LONDON: Kellogg's, the cereal giant, is planning to double its digital advertising spend in Europe this year, with both mobile and the web set to benefit from the increase.

The company has recently named Matt Pritchard as its first European digital planning director, and is set to undertake a wide-ranging review of its current activity in this area.

This will include reassessing its current approach to working with its agencies, as the organisation seeks to realign its communications strategy for the long term.

"Historically we've spent 3–4% of our European marketing budget on digital," said Pritchard. "We're looking to drive that to 8–10% this year, and then to increase it even further in the following two-to-five years."

More specifically, Kellogg's will create the equivalent of a venture capital fund that will be used to back new technology produced by developers.

It is hoped this will provide original ways to connect with consumers, and ultimately help to prove the return on investment that can be generated via digital platforms.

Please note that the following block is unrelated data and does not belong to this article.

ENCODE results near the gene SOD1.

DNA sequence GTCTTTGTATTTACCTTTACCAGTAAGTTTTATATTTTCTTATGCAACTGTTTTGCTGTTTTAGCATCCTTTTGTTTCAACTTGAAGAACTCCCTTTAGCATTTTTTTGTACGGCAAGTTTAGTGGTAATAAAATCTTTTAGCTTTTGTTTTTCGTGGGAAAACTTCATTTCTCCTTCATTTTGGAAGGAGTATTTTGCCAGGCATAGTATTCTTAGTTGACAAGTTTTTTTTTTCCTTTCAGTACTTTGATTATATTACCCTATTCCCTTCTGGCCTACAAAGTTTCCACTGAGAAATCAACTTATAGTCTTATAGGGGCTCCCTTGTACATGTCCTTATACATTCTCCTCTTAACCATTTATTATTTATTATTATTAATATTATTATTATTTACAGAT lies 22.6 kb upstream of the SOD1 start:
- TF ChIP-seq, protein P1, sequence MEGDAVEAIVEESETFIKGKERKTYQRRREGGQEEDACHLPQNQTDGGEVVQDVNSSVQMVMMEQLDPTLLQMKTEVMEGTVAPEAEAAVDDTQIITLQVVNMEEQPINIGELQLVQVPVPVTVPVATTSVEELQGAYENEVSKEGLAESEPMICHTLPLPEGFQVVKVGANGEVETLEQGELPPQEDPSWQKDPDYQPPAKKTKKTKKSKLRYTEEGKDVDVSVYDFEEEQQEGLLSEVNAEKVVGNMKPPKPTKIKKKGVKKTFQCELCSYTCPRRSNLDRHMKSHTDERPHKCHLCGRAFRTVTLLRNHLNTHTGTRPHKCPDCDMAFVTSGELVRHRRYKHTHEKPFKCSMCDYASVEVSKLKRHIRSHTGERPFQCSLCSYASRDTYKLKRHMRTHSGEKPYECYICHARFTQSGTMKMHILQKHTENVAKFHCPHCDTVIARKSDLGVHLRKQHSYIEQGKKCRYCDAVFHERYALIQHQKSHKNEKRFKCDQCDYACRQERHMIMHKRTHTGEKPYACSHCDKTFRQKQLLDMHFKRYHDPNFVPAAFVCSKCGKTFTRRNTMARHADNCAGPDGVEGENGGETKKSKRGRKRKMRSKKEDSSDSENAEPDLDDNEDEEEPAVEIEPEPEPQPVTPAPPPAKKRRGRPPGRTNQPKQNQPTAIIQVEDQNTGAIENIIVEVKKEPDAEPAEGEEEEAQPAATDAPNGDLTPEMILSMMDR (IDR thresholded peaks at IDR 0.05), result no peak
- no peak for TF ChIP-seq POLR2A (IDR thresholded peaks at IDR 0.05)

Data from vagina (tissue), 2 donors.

"I believe that with new channels coming out, particularly with mobile, there are ways you can easily close the loop," said Pritchard.

"That could mean an interaction at a shelf edge that drives a download to a phone, which can then be scanned at a checkout. That's a clear example of where mobile can prove itself."

Earlier this year, Kellogg's ran a mobile voucher competition, offering customers buying a Rice Krispie Square bar the opportunity to win £2,500 ($3,862; €2,899) by sending in a promotional code via text message.

Entrants were then sent a barcode direct to their mobile handset, which could be scanned in-store, enabling them to claim another Rice Krispie Square bar for free.

The company also placed social media at the heart of the launch campaign for Krave, a cereal that was introduced in the UK in January, something Pritchard suggested demonstrated the potential of new media.

"There's a big opportunity to work with your customers to develop your brand online," he said.

Data sourced from New Media Age; additional content by Warc staff